When Are Assets in an Irrevocable Trust Eligible for a Step-up in Basis in 2010 under the Modified Carryover Basis Rules?
As I have suggested in earlier blog posts about Internal Revenue Code Section 1022, it seems that the modified carryover basis rules were not well-written by the 2001 Republican Congress that passed them. It is possible that Congress may have wanted to allow a step-up in basis in very limited circumstances, but it appears to me that broad catch-all descriptions in Section 1022(e) such as “inheritance” and “[a]ny other property passing … by reason of death” were placed there to allow liberal interpretation of this tax law. From that standpoint, it appears that the assets in an irrevocable trust may often be eligible for a step-up in basis.
As I suggested in Which Powers of Appointment Are Eligible for a Step-up in Basis in 2010 under the Modified Carryover Basis Rules?, it appears that the assets in an irrevocable trust that contains a reserved special power of appointment can be eligible for a step-up in basis. A deeper reading of Section 1022, however, reveals other step-up opportunities as long as the assets are deemed owned by the decedent under Section 1022(d) and received from the decedent under Section 1022(e).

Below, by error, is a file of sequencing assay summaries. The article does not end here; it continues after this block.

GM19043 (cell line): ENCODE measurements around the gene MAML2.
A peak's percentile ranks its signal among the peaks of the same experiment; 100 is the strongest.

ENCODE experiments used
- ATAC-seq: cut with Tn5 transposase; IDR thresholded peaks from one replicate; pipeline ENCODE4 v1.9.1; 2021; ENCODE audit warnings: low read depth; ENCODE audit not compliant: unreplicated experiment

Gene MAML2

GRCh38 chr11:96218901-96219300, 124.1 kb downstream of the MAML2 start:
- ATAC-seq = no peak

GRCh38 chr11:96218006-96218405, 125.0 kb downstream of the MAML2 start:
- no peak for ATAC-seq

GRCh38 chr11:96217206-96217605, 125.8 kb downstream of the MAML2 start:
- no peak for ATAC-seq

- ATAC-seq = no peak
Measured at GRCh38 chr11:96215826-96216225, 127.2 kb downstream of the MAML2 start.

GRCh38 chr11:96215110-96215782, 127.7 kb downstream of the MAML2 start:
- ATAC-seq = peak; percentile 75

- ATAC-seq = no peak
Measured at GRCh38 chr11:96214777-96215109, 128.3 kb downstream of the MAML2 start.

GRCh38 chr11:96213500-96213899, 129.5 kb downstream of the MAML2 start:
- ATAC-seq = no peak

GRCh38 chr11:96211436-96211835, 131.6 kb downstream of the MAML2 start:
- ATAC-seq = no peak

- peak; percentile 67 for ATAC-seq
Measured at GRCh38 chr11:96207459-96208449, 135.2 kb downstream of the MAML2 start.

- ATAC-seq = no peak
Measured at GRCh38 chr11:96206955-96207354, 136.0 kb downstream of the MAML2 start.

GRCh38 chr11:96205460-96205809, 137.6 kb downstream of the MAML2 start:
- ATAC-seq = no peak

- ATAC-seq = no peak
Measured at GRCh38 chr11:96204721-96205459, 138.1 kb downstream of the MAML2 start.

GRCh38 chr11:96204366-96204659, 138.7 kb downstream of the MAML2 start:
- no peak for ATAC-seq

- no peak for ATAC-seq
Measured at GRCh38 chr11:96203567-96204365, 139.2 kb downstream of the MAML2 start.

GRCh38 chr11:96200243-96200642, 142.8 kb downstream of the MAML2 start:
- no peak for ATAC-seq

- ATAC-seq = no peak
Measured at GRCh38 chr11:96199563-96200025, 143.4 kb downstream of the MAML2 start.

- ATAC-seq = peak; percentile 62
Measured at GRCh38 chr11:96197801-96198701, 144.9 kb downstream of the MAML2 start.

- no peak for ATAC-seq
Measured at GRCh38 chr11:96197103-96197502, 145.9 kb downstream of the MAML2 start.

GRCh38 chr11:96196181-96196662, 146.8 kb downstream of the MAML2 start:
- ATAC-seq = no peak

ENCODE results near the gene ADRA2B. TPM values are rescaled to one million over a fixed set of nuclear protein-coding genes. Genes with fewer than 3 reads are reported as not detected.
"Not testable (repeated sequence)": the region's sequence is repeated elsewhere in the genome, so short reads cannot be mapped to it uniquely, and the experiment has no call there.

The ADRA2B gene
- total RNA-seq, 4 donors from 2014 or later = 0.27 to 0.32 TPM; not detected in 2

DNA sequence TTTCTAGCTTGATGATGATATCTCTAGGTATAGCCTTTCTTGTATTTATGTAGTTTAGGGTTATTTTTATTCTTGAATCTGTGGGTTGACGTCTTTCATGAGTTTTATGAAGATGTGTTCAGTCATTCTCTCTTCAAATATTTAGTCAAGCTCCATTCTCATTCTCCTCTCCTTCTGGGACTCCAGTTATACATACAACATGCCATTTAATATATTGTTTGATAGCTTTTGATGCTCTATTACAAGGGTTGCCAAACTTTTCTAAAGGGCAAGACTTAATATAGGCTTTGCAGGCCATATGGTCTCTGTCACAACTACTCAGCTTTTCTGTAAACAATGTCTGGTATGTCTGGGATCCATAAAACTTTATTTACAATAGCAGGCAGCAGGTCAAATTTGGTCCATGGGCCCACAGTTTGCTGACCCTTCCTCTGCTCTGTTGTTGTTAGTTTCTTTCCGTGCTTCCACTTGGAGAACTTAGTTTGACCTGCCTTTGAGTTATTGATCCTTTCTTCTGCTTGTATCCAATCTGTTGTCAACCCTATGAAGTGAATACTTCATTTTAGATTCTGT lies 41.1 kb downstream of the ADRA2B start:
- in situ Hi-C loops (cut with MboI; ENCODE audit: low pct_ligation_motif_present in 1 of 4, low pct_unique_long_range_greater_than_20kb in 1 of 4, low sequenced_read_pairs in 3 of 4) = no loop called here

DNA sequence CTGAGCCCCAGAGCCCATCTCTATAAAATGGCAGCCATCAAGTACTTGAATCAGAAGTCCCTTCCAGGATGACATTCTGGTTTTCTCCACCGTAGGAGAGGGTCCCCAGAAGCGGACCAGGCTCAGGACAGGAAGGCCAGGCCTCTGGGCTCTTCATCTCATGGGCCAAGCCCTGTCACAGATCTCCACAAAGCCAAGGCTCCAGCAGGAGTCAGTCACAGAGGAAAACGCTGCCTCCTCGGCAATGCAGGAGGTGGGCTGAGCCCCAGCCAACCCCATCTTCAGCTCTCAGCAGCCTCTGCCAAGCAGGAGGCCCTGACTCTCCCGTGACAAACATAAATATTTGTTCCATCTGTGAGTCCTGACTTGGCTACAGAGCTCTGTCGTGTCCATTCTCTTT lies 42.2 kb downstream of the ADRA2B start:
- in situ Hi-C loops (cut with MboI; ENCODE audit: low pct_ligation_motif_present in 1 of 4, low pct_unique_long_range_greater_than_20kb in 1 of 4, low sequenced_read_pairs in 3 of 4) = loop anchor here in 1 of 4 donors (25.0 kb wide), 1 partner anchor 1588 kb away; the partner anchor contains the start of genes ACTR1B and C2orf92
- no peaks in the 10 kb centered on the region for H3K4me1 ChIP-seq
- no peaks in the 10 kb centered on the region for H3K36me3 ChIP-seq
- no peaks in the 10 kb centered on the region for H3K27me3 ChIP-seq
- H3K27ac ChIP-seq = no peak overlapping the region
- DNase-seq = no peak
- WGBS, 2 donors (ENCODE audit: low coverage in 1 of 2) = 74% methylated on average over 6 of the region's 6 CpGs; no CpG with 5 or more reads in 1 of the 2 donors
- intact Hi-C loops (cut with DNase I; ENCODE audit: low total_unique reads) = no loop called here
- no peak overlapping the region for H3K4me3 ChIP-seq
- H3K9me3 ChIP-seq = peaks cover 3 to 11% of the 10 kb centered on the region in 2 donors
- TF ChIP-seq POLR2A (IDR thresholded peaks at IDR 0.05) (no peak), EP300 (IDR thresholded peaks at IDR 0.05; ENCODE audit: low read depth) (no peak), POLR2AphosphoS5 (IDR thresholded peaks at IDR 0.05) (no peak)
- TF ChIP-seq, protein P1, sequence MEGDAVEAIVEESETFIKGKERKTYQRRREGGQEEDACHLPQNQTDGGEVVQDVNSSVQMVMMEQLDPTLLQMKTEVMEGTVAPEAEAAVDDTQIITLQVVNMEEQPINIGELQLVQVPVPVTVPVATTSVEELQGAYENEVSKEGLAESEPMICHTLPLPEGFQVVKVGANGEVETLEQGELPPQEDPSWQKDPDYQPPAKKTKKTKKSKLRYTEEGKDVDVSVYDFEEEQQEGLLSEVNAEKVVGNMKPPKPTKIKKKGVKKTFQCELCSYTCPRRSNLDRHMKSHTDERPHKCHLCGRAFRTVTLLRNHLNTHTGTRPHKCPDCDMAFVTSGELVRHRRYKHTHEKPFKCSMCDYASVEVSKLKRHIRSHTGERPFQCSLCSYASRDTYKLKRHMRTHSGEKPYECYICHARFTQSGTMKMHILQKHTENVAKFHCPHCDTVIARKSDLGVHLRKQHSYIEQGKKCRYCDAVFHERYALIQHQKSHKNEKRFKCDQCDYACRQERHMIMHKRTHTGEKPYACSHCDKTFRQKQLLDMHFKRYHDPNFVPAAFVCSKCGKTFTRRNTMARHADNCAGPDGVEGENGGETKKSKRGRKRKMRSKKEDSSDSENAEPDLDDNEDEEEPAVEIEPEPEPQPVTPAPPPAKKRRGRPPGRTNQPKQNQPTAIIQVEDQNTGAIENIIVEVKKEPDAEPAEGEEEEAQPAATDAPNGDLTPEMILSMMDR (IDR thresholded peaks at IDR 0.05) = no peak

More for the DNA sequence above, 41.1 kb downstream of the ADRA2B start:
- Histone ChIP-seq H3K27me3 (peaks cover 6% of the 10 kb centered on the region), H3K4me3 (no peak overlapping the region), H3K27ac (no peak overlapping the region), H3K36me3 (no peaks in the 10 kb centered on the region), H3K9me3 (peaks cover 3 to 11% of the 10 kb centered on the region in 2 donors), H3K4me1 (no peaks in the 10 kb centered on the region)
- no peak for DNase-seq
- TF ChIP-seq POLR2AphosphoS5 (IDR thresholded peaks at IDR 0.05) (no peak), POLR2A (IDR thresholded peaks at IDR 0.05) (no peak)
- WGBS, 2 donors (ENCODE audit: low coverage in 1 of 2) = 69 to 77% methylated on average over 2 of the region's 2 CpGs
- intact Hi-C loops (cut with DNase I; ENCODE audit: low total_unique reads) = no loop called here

The grantor trust rules in Internal Revenue Code Sections 671-679 have long determined whether someone should be treated as the owner of an irrevocable trust for income tax and capital gains tax purposes. In particular, Internal Revenue Code Sections 673-678 all begin with the general rule that the “grantor shall be treated as the owner of any portion of a trust” described in that section. Since none of those sections are specifically negated in Section 1022, it appears that ownership under the grantor trust rules should suffice as the decedent’s ownership under Section 1022. While there are special rules about ownership under Section 1022(d), those rules do not appear to be an exhaustive list. Further, when Congress intended to negate certain planning maneuvers being treated as ownership in Section 1022, such as powers of appointment given to a decedent, it specifically did so.
Thus, it appears that grantor trusts meet the “owned by the decedent at the time of death” standard in Section 1022(d)(1). It is not much of a stretch to state that assets that were deemed “owned” by the decedent during lifetime were then at the time of death “received” from the decedent. Assets in a grantor trust established and funded by the decedent would then fit into the category in Section 1022(e)(3) of “other property passing from the decedent by reason of death to the extent that such property passed without consideration.”